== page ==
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Maidens of the Meadows

These mysterious women highly gifted in the magical arts are known by many names. To name a few: Dara Vell, Diuri, Farawis, Ladies/Women of the Night, Forests Protectress, and most commonly Maidens of the Meadows, after the famous story of the same name. They are both equally common and uncommon all around the world, and everybody has heard about them, even though you might not recognize the story as such. Depending on the region, these ladies were greatly feared or deeply admired.

Origin

These ladies are the topic of legends and fairytales, but their existence is all but a myth. They rarely venture among the common folk, now even more so than in the past, and their seclusion is the cause of the creation of many mythical tales. In past times, when less people roamed outside villages and towns, and the wild was feared even more, Maidens of the Meadows commonly visited settlements, sharing knowledge and good-fortune.
Where they came from and where they went, people did not know. It seemed like they simply appeared one day and were gone the next. They did not seem to have a home, or rather, nobody ever managed to find it. In fact, nobody will ever find it, for the settlements of these ladies are concealed with a spell and no commoner is able to enter their small villages. Additionally, villages usually reside deep within nature, in locations hard to reach for a commoner to begin with: deep within a swamp, in the treetops or behind a waterfall.
Similarly, nobody knows the exact number of Maidens out there. A town was rarely visited twice by the same lady, if visited twice at all. To Maidens themselves the exact number is also unclear. They travel most of their life, moving from town to town, taking shelter in their concealed villages. During old age, some decide to permanently settle down and train the young ones in the ways of a Maiden, but for the majority of a Maiden’s life, she travels the world.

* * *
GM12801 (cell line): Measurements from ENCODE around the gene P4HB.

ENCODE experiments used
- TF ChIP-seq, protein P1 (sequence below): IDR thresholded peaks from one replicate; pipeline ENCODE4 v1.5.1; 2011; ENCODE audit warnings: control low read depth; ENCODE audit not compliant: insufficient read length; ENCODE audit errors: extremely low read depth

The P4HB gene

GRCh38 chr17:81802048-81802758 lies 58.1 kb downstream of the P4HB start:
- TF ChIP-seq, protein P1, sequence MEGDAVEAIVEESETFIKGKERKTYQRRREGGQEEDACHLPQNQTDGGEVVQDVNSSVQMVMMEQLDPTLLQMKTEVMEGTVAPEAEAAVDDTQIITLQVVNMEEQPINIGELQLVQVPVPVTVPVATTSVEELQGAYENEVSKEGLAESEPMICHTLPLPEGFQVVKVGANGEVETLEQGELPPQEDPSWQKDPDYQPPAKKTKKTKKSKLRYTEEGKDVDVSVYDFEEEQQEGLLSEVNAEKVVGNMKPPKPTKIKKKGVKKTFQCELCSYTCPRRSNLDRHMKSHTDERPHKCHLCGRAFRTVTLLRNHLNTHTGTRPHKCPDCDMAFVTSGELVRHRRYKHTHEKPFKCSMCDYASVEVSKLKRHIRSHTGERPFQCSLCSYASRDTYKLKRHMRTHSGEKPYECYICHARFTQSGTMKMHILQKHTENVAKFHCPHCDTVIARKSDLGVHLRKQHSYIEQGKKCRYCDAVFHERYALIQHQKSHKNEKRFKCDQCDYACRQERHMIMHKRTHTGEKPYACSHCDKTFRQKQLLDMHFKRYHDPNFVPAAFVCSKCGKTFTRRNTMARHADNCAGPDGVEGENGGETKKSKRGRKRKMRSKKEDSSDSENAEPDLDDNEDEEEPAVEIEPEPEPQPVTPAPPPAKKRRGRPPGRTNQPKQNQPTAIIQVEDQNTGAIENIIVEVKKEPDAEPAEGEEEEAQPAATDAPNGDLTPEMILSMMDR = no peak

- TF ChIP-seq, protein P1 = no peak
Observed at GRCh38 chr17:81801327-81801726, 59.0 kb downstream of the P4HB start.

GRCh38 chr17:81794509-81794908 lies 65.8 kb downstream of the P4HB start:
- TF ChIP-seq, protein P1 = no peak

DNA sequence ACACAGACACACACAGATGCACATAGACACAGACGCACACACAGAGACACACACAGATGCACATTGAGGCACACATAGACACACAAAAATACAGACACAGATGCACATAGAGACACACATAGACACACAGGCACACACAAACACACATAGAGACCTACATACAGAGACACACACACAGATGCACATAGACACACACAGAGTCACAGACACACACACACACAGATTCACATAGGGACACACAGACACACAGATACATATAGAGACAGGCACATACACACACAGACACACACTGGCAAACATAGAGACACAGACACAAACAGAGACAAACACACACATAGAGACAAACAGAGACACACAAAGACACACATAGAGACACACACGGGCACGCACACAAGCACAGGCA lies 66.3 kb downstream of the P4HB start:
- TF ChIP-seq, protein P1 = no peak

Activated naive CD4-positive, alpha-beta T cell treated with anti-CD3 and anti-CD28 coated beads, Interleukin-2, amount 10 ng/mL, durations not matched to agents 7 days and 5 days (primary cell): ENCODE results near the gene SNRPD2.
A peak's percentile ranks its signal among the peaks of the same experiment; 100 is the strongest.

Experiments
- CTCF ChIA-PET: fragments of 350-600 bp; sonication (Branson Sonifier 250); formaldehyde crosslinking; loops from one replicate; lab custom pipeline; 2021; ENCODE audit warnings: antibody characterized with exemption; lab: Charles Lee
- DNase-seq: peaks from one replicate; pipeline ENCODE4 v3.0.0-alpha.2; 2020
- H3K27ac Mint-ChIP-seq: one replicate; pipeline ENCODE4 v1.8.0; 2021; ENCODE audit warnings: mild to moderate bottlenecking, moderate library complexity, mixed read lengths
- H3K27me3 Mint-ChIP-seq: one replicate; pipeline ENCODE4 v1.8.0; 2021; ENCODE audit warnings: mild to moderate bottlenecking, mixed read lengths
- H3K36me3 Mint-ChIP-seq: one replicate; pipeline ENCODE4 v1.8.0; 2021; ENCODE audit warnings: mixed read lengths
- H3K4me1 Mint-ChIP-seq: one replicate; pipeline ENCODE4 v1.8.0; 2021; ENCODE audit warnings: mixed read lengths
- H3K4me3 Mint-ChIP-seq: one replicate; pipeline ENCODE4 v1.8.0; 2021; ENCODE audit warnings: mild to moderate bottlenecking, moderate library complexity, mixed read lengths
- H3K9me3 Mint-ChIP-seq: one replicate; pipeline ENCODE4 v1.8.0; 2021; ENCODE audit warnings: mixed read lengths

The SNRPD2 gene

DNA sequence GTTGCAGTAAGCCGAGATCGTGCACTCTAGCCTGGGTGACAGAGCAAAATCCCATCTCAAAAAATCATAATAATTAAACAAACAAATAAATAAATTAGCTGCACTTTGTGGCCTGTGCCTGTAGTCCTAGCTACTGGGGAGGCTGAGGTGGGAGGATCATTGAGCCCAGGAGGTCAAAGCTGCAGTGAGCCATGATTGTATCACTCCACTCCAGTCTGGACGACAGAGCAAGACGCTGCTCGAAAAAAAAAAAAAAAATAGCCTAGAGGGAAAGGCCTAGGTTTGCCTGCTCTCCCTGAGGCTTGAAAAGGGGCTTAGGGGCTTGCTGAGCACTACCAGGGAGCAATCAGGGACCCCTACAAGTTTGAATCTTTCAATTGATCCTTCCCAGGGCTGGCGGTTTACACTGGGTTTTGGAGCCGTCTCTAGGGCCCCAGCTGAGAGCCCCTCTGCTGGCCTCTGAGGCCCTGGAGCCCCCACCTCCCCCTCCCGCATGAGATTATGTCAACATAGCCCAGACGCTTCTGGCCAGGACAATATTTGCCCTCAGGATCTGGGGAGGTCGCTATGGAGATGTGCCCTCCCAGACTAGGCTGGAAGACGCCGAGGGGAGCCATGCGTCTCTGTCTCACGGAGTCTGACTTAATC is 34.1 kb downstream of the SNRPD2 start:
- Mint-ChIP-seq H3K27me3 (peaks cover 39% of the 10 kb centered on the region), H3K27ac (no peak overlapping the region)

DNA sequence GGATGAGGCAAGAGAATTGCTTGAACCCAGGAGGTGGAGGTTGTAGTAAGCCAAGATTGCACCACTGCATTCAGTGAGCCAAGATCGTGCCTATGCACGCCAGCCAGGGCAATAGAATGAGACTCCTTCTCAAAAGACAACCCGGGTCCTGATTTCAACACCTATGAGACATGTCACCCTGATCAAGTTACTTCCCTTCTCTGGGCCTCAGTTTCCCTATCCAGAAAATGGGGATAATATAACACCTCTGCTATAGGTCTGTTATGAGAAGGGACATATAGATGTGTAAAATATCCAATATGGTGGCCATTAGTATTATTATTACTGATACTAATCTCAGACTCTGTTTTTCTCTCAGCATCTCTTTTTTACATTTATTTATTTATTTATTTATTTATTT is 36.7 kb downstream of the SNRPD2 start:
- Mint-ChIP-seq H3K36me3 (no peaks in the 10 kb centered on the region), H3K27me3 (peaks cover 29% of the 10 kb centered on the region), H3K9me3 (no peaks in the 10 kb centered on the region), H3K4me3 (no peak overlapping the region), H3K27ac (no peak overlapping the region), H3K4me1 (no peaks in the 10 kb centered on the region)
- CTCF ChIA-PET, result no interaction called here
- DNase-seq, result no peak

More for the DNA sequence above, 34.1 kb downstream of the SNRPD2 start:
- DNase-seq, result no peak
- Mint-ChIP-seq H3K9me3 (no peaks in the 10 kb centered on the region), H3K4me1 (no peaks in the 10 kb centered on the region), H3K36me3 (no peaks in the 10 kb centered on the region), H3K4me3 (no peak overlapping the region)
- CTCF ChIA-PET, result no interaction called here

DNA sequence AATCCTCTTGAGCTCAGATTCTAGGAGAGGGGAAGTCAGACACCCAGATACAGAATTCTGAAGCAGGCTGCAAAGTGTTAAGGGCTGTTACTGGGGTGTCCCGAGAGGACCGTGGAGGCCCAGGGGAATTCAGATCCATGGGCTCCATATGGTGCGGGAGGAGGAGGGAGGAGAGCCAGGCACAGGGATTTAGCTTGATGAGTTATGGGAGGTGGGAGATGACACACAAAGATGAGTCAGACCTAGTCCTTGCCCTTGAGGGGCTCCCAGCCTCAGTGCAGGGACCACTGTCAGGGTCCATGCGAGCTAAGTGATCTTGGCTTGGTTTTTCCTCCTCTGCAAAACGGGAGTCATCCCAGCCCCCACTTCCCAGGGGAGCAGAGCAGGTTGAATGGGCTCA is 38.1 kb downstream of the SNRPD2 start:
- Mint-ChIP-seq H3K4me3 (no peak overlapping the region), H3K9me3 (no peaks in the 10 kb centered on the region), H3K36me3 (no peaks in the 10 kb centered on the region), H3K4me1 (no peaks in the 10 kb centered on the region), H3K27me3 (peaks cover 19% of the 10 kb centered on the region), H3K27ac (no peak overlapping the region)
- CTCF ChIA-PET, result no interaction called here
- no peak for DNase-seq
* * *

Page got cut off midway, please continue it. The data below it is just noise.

The way one becomes a Maiden of the Meadow is simple: One is chosen. A spirit-guide will choose a girl of its liking and form a bond with her. The first encounter between spirit-guide and girl is peculiar, to say the least, as most Maidens are in fact lost girls. Whether they were found by their spirit-guide and brought to safety, or lured away from home, nobody knows with certainty, not even Maidens themselves.

Appearance

At first glance these ladies can be easily confused with a peculiarly dressed foreign magi, accompanied by her animal companion. A second glance confirms that this lady is not a simple magi. From region to region, Maidens dress differently from one another, but also from common folk. Nature is often interwoven with their clothing and accessories. More intriguing, a lady often bears markings of a certain kind on her facial features. The type of marking again differs from one region to the next, and symbolizes where the Maiden was at the age of maturation. Often the markings are made by scarification or tattooing.
Important to note is that the animal companion of a Maiden is in fact not a companion according to the general definition of the word. One might even argue that the Maiden is the companion in this relationship. The companion of a lady is in fact a spirit-guide in the guise of an animal. The most common animal forms a spirit guide will take is that of a fox, badger or ermine, but forms as coyote, wolverine and otter have also occurred. The form a spirit-guide takes greatly depends on the geographical location in which it emerges, but once it has taken on a form it is unable to change into another.

Abilities

People believed these ladies to possess immense magical abilities, even more so than the common magi. In Namda, they were believed to be ladies of great wisdom and common folk often asked them for guidance if such a lady would bestow their town with a visit. They asked help with trivial things, such as what this year’s crop yield would be like, and if she could bless them with a good harvest. They also asked aid in treatment with ailments. Even members of the royal family asked for aid from a Maiden of the Meadow. One particular story tells that empress Lindia and emperor Savor were unable to produce an heir. Nine months after the visit of a Maiden, the empress gave birth to a healthy baby boy. In contrast to this reverence, Farawis, as they are known in the native tongue, were feared for their demonic powers in Fergel and even hunted down.
The true power of a Maiden, she obtains from her spirit-guide. It shows her how to maintain balance in every sense of the word. In a sense, the Maiden does the bidding of the spirit-guide. It can show her the future, give her the ability to aid growth or spread destruction, and it can give life and destroy it.

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